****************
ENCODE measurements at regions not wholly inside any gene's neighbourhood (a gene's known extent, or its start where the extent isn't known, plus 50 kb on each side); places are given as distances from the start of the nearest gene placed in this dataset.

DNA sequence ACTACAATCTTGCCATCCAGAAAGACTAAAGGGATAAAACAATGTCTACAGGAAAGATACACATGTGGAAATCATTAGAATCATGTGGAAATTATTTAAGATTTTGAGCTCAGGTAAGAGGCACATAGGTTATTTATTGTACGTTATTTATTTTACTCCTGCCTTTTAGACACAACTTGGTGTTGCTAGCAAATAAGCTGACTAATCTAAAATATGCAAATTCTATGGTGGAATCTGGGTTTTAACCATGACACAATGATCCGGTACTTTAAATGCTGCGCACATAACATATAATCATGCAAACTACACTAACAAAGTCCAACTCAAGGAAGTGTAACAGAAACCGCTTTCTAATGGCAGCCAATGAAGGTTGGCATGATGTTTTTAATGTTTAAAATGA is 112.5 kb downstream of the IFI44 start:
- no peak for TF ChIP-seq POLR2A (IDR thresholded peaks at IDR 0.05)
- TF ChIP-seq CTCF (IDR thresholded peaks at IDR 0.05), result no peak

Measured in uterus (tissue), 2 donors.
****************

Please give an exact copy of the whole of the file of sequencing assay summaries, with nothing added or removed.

ENCODE measurements at regions not wholly inside any gene's neighbourhood (a gene's known extent, or its start where the extent isn't known, plus 50 kb on each side); places are given as distances from the start of the nearest gene placed in this dataset.

DNA sequence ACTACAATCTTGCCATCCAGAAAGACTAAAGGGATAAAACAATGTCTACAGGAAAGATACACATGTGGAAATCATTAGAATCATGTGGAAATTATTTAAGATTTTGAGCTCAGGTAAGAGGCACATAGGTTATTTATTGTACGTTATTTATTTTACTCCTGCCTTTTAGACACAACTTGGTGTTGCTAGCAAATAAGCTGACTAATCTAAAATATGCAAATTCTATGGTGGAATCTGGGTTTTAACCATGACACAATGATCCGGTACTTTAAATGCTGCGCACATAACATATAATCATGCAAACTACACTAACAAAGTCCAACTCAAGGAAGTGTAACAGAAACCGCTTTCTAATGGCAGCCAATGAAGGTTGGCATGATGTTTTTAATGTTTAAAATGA is 112.5 kb downstream of the IFI44 start:
- no peak for TF ChIP-seq POLR2A (IDR thresholded peaks at IDR 0.05)
- TF ChIP-seq CTCF (IDR thresholded peaks at IDR 0.05), result no peak

Measured in uterus (tissue), 2 donors.